JEFFERSON CITY, Mo. (AP) — The Missouri House on Wednesday advanced a bill to create a statewide monitoring program for prescription opioids, but efforts to make Missouri the final state to adopt such a system still face steep opposition.
At issue is a bill by Sikeston Republican Rep. Holly Rehder to require pharmacists to log prescriptions into a database, which doctors and other pharmacists could check to see if patients are visiting multiple physicians or pharmacies to stock up on addictive drugs. Missouri is the only state without such a program.
This year the measure has support from legislative leaders and new Gov. Mike Parson , and it’s no longer threatened by a former senator who for years led opposition to it.
But longstanding privacy concerns about a government-run database and questions about the effectiveness of such a program in combatting the opioid crisis remain, and the proposal is getting a mixed response from lawmakers so far this year.
“I have heard the idea that it’s going to move quickly and easily,” said Weldon Spring Republican Sen. Bill Eigel, who opposes the measure. “I don’t think that’s accurate.”
House members voted 110-43 Wednesday to give Rehder’s bill initial approval, but only after lawmakers pitched several amendments that she said would have effectively killed the bill, such as requiring medical marijuana to be tracked.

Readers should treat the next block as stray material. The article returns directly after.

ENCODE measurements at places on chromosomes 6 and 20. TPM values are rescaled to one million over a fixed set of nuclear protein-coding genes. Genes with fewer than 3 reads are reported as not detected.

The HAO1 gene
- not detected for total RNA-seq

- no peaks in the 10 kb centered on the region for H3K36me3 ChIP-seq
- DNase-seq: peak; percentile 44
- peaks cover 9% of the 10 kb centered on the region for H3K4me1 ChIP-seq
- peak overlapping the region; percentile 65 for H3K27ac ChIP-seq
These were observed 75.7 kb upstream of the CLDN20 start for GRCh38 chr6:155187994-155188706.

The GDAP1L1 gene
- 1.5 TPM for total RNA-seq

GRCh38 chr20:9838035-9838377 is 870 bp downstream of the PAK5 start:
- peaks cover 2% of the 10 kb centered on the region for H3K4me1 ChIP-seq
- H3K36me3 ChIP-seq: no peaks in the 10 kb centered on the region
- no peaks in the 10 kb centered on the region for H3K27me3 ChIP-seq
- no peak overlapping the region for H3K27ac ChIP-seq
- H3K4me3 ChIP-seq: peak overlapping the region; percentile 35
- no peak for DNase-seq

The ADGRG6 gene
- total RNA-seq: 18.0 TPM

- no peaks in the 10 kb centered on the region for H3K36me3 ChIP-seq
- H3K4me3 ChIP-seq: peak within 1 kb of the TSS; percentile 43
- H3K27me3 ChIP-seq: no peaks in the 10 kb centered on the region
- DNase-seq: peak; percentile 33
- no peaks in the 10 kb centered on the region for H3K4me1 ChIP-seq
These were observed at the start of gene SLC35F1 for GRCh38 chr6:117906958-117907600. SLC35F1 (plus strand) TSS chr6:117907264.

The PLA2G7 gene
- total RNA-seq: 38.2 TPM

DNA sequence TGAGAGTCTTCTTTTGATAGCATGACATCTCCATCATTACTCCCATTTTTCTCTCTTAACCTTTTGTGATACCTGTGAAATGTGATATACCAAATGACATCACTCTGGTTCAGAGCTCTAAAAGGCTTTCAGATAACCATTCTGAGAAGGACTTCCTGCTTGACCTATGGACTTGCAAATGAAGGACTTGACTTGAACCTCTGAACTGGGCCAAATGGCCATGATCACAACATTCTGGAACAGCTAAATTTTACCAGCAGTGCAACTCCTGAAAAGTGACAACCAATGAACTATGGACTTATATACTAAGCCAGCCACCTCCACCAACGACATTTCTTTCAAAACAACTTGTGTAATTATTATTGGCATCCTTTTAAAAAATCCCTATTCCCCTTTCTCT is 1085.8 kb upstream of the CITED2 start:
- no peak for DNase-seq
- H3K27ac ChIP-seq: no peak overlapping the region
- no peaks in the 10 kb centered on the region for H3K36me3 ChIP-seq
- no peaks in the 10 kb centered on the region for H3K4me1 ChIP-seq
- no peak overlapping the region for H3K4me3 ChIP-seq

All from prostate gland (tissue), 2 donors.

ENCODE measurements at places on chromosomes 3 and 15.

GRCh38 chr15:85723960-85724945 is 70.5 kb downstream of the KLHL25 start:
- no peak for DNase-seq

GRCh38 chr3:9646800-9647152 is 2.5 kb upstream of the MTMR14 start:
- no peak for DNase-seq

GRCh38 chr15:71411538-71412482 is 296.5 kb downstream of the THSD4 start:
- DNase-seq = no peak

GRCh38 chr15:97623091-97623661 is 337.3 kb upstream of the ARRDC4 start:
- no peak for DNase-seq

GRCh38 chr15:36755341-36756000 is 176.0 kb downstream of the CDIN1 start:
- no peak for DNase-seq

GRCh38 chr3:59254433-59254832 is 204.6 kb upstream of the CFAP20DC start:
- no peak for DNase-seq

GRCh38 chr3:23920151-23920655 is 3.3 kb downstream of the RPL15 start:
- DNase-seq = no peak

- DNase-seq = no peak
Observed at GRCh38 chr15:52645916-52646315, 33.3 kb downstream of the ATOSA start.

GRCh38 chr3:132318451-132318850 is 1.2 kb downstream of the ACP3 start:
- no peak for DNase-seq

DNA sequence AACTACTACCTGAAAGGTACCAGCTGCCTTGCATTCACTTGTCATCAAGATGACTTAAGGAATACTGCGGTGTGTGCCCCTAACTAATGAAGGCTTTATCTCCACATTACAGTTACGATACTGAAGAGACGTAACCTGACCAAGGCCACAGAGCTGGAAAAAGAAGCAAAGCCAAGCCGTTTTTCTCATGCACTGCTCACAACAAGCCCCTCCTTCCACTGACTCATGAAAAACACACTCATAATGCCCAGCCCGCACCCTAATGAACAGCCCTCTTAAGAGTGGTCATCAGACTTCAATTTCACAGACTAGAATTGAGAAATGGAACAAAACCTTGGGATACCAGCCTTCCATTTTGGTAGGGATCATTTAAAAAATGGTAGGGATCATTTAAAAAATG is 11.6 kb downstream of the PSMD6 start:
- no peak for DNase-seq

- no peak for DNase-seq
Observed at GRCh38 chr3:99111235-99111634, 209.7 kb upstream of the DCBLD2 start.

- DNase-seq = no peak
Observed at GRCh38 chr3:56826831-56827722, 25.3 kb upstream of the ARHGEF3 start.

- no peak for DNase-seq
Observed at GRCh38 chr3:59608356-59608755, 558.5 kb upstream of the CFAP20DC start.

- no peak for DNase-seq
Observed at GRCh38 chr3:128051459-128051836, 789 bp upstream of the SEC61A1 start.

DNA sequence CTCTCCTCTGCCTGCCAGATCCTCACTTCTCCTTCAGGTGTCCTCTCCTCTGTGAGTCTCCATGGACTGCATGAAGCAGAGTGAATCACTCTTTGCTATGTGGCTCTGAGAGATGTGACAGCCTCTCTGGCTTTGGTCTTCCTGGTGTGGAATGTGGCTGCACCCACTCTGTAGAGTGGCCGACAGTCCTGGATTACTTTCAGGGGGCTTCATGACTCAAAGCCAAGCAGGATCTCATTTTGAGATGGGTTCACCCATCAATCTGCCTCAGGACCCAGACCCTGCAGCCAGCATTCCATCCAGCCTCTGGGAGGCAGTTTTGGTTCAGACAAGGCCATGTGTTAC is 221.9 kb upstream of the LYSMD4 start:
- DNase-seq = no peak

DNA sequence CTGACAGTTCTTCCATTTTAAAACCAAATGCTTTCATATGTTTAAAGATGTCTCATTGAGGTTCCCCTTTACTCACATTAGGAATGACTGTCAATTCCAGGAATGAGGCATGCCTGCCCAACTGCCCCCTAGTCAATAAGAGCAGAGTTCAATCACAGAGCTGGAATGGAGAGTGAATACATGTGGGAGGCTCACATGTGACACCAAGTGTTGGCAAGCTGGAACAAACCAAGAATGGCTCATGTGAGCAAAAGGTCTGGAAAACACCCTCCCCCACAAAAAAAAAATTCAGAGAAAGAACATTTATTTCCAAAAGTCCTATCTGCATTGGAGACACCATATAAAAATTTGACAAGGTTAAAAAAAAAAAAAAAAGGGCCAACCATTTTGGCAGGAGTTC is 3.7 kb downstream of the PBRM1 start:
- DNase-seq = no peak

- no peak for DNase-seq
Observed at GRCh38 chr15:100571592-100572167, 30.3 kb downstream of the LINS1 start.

Another failed amendment would have required doctors and pharmacists to check the database, a provision that Rehder said likely would make the program more effective but that the Sikeston Republican cautioned has previously led to the bill’s death in the Senate.
“This bill will not pass with this amendment on,” Rehder told colleagues on the House floor. “We’ve already proven that.”
The measure needs another vote of approval to move to the Senate.
Bills to create a prescription drug monitoring program have repeatedly failed in Missouri’s upper chamber, in large part because of opposition previously led by former Republican Sen. Rob Schaaf. Schaaf later agreed to support the proposal and has since left the Senate, but Eigel said “there’s still resistance.”
“The obstacles for that particular bill go beyond a single senator,” Eigel said.
A Senate version of the bill failed to make it out of committee Wednesday on a 3-3 vote. One senator, who has voted in favor of monitoring programs previously, was not present.
Sen. Tony Luetkemeyer, who sponsored the Senate proposal, called that vote a minor setback but said he’s still optimistic a prescription drug monitoring bill will pass.
“This is a piece of legislation that has a lot of steam behind it,” the Parkville Republican said.